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United States Department of Agriculture

Agricultural Research Service

Research Project: INTEGRATED INVASIVE SPECIES CONTROL, REVEGETATION, AND ASSESSMENT OF GREAT BASIN RANGELANDS Title: Seedlings Finally Get Their Due: Book Review of Seedling Ecology and Evolution

Author
item DE Queiroz, Tara

Submitted to: Bioscience
Publication Type: Peer Reviewed Journal
Publication Acceptance Date: July 21, 2009
Publication Date: December 15, 2009
Citation: Forbis, T.A. 2009. Seedlings Finally Get Their Due. Bioscience.59(11):1003-1005.

Interpretive Summary: Book Review of: Seedling Ecology and Evolution. Ed. Leck, Mary Allessio, Parker, V. Thomas and Simpson, Robert L. Cambridge University Press, Cambridge, UK. 2008. Many plant demographers find themselves, at some point, staring at a dataset full of detailed information on juvenile and adult plants, and even seeds, but lacking any meaningful information on the seedling stage. Adult plants are usually easily located and either marked for field study or collected for lab study. Even seeds, mysterious little black boxes in their own right, can be collected and brought into the lab and made to jump through experimental hoops. But seedlings lack the attributes that make other life history stages relatively easy to study – in many systems, seedlings are episodic and ephemeral, difficult to find, and tricky to identify. For these reasons, seedlings have been understudied by most subspecialties of plant science. ‘Seedling Ecology and Evolution’ was co-edited by Mary Allessio Leck, V. Thomas Parker, and Robert L. Simpson. The editors identified and recruited expert contributors across many fields of plant science. These authors address topics grouped into four primary sections: Seedling diversity; Seedling morphology, evolution and physiology; Life history implications; and Applications. The content of this book is extremely diverse, and will be of use to specialists ranging from ecophysiologists to paleobotanists. The book also brings to light questions that are unresolved and brings us up to date on current thinking. Of particular interest for those of us who do applied work is the last section on applications of our knowledge about seedling biology. After reading many of the chapters, I found myself coming away with a sense of how little we do know about seedlings. In many cases, the lack of a conclusive answer to the question addressed by a particular chapter is attributable to the difficulty of identifying generalizations in ecology. The editors recognize and acknowledge the lack of identifiable generalities about seedlings in the summary chapter, stating “there is no typical seedling.” However, this volume does an amazing job of amassing and synthesizing, for the first time, our knowledge of the lives of seedlings and provides a great jumping off point. I hope that it will stimulate further research and that it will be updated in the future as our knowledge of the most precarious stage of plants’ life history increases.

Technical Abstract: Book Review of: Seedling Ecology and Evolution. Ed. Leck, Mary Allessio, Parker, V. Thomas and Simpson, Robert L. Cambridge University Press, Cambridge, UK. 2008. Many plant demographers find themselves, at some point, staring at a dataset full of detailed information on juvenile and adult plants, and even seeds, but lacking any meaningful information on the seedling stage. Adult plants are usually easily located and either marked for field study or collected for lab study. Even seeds, mysterious little black boxes in their own right, can be collected and brought into the lab and made to jump through experimental hoops. But seedlings lack the attributes that make other life history stages relatively easy to study – in many systems, seedlings are episodic and ephemeral, difficult to find, and tricky to identify. For these reasons, seedlings have been understudied by most subspecialties of plant science. ‘Seedling Ecology and Evolution’ was co-edited by Mary Allessio Leck, V. Thomas Parker, and Robert L. Simpson. The editors identified and recruited expert contributors across many fields of plant science. These authors address topics grouped into four primary sections: Seedling diversity; Seedling morphology, evolution and physiology; Life history implications; and Applications. The content of this book is extremely diverse, and will be of use to specialists ranging from ecophysiologists to paleobotanists. The book also brings to light questions that are unresolved and brings us up to date on current thinking. Of particular interest for those of us who do applied work is the last section on applications of our knowledge about seedling biology. After reading many of the chapters, I found myself coming away with a sense of how little we do know about seedlings. In many cases, the lack of a conclusive answer to the question addressed by a particular chapter is attributable to the difficulty of identifying generalizations in ecology. The editors recognize and acknowledge the lack of identifiable generalities about seedlings in the summary chapter, stating “there is no typical seedling.” However, this volume does an amazing job of amassing and synthesizing, for the first time, our knowledge of the lives of seedlings and provides a great jumping off point. I hope that it will stimulate further research and that it will be updated in the future as our knowledge of the most precarious stage of plants’ life history increases.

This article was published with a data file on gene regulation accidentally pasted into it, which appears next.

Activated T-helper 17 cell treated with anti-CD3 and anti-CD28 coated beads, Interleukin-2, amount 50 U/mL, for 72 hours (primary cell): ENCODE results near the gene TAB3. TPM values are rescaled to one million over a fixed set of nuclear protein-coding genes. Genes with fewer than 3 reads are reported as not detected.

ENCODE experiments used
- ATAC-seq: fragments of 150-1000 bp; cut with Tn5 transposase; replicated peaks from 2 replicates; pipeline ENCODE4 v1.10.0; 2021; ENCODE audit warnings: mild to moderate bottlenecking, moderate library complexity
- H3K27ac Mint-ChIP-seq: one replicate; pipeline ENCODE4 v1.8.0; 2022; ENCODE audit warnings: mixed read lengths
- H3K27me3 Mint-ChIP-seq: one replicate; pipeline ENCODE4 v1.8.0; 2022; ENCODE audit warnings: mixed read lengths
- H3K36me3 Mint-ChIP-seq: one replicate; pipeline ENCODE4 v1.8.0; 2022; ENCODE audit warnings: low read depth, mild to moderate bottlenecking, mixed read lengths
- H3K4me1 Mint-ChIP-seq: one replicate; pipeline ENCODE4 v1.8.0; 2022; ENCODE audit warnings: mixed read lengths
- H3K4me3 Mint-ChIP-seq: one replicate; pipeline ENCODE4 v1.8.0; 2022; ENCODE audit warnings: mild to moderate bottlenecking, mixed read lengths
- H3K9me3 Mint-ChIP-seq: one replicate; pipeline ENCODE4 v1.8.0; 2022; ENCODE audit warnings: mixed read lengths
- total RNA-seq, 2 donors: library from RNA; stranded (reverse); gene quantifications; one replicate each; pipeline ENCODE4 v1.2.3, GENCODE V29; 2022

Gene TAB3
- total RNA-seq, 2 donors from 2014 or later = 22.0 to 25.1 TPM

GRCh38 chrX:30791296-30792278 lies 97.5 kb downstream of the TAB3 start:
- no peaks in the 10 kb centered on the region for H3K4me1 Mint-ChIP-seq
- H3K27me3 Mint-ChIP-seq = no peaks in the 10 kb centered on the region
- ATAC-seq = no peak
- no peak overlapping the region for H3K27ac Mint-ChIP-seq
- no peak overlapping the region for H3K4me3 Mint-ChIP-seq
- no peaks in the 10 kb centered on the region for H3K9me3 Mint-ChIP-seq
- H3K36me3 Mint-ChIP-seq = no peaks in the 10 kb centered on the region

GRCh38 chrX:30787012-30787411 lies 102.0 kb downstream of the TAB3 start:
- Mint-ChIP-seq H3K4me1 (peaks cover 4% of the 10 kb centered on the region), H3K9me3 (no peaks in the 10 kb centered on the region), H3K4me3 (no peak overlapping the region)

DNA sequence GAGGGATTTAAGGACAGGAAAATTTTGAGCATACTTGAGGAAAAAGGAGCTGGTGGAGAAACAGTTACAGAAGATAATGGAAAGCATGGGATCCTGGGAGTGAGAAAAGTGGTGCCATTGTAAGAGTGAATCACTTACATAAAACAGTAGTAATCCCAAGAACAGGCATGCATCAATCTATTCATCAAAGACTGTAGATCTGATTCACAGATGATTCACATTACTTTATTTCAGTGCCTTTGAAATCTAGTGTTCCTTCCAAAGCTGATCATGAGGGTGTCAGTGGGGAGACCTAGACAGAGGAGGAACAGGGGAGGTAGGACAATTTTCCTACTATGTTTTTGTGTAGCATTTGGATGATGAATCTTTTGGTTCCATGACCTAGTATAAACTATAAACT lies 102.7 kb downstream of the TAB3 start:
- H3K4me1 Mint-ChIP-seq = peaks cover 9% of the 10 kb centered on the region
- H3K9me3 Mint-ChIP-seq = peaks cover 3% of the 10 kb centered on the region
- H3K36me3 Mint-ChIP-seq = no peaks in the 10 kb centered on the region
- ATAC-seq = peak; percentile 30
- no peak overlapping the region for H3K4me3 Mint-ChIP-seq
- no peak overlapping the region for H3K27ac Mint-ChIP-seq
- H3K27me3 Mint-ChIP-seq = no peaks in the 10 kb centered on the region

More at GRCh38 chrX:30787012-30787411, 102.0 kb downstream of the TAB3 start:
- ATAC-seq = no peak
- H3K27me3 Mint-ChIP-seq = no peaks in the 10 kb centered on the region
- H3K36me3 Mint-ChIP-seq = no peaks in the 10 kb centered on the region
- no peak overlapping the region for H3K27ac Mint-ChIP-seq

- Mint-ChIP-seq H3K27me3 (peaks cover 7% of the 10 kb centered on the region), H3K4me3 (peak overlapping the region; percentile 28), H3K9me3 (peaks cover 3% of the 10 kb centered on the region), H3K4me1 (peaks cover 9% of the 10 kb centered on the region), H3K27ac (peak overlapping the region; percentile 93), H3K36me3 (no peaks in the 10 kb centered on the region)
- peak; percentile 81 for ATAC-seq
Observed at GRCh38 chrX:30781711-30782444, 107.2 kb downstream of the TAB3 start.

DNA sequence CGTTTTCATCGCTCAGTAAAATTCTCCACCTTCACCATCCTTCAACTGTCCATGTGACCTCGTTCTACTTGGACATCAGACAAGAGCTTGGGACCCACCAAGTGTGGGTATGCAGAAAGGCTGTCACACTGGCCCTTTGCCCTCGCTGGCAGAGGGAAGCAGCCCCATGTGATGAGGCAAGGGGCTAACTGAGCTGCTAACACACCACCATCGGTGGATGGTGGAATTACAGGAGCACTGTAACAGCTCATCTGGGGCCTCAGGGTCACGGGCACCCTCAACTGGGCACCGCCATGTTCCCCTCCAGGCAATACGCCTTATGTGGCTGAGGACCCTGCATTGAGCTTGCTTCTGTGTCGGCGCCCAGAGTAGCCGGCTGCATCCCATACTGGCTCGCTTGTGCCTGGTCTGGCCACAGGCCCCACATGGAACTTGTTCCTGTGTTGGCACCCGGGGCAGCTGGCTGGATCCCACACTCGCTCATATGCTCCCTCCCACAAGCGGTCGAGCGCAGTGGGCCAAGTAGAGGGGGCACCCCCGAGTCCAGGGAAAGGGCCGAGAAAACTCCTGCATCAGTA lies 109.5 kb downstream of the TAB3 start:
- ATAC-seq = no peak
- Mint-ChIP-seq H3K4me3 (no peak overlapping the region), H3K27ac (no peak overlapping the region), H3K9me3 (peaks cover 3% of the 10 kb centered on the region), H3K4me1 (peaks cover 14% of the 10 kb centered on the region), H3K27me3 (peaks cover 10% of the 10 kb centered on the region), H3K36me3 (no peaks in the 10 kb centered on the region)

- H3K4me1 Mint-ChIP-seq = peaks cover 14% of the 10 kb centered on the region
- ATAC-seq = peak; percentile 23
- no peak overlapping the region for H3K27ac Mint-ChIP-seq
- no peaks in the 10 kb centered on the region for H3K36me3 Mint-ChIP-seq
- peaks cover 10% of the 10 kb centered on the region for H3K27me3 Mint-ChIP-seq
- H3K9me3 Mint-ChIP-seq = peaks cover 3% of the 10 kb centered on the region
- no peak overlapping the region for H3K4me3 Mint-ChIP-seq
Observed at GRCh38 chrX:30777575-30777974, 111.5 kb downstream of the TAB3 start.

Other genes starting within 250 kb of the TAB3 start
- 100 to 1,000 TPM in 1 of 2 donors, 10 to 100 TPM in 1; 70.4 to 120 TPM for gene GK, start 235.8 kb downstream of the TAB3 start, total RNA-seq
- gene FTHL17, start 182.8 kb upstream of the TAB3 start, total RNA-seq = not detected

Last Modified: 11/28/2014
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